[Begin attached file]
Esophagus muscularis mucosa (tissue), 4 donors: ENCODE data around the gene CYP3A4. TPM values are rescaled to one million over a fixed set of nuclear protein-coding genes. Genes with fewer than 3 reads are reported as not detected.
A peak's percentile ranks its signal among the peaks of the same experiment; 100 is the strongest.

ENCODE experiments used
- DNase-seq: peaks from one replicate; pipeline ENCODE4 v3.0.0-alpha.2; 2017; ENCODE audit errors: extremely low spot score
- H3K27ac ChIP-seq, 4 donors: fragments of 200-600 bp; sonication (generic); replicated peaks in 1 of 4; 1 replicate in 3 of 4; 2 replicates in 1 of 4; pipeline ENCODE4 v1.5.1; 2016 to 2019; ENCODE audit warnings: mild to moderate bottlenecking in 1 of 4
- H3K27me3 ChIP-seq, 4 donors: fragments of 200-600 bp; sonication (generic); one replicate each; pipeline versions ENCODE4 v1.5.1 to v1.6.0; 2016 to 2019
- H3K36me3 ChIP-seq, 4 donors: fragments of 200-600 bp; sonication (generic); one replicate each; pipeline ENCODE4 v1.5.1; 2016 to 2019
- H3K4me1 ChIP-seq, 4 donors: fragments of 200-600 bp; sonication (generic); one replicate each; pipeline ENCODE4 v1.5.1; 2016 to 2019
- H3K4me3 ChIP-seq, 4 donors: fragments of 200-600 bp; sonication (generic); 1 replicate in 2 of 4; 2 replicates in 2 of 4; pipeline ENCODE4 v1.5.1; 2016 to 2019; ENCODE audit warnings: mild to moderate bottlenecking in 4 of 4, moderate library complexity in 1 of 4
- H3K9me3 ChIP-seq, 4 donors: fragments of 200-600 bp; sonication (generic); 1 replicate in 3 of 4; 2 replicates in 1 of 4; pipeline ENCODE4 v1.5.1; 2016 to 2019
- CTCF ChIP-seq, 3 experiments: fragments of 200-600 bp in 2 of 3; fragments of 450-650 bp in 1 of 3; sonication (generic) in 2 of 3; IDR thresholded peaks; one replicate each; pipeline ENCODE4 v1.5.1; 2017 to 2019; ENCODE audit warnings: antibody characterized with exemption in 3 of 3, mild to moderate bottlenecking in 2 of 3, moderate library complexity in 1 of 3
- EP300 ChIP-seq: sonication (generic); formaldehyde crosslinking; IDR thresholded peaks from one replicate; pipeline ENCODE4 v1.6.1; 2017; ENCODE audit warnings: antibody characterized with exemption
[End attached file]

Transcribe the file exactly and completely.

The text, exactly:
Esophagus muscularis mucosa (tissue), 4 donors: ENCODE data around the gene CYP3A4. TPM values are rescaled to one million over a fixed set of nuclear protein-coding genes. Genes with fewer than 3 reads are reported as not detected.
A peak's percentile ranks its signal among the peaks of the same experiment; 100 is the strongest.

ENCODE experiments used
- DNase-seq: peaks from one replicate; pipeline ENCODE4 v3.0.0-alpha.2; 2017; ENCODE audit errors: extremely low spot score
- H3K27ac ChIP-seq, 4 donors: fragments of 200-600 bp; sonication (generic); replicated peaks in 1 of 4; 1 replicate in 3 of 4; 2 replicates in 1 of 4; pipeline ENCODE4 v1.5.1; 2016 to 2019; ENCODE audit warnings: mild to moderate bottlenecking in 1 of 4
- H3K27me3 ChIP-seq, 4 donors: fragments of 200-600 bp; sonication (generic); one replicate each; pipeline versions ENCODE4 v1.5.1 to v1.6.0; 2016 to 2019
- H3K36me3 ChIP-seq, 4 donors: fragments of 200-600 bp; sonication (generic); one replicate each; pipeline ENCODE4 v1.5.1; 2016 to 2019
- H3K4me1 ChIP-seq, 4 donors: fragments of 200-600 bp; sonication (generic); one replicate each; pipeline ENCODE4 v1.5.1; 2016 to 2019
- H3K4me3 ChIP-seq, 4 donors: fragments of 200-600 bp; sonication (generic); 1 replicate in 2 of 4; 2 replicates in 2 of 4; pipeline ENCODE4 v1.5.1; 2016 to 2019; ENCODE audit warnings: mild to moderate bottlenecking in 4 of 4, moderate library complexity in 1 of 4
- H3K9me3 ChIP-seq, 4 donors: fragments of 200-600 bp; sonication (generic); 1 replicate in 3 of 4; 2 replicates in 1 of 4; pipeline ENCODE4 v1.5.1; 2016 to 2019
- CTCF ChIP-seq, 3 experiments: fragments of 200-600 bp in 2 of 3; fragments of 450-650 bp in 1 of 3; sonication (generic) in 2 of 3; IDR thresholded peaks; one replicate each; pipeline ENCODE4 v1.5.1; 2017 to 2019; ENCODE audit warnings: antibody characterized with exemption in 3 of 3, mild to moderate bottlenecking in 2 of 3, moderate library complexity in 1 of 3
- EP300 ChIP-seq: sonication (generic); formaldehyde crosslinking; IDR thresholded peaks from one replicate; pipeline ENCODE4 v1.6.1; 2017; ENCODE audit warnings: antibody characterized with exemption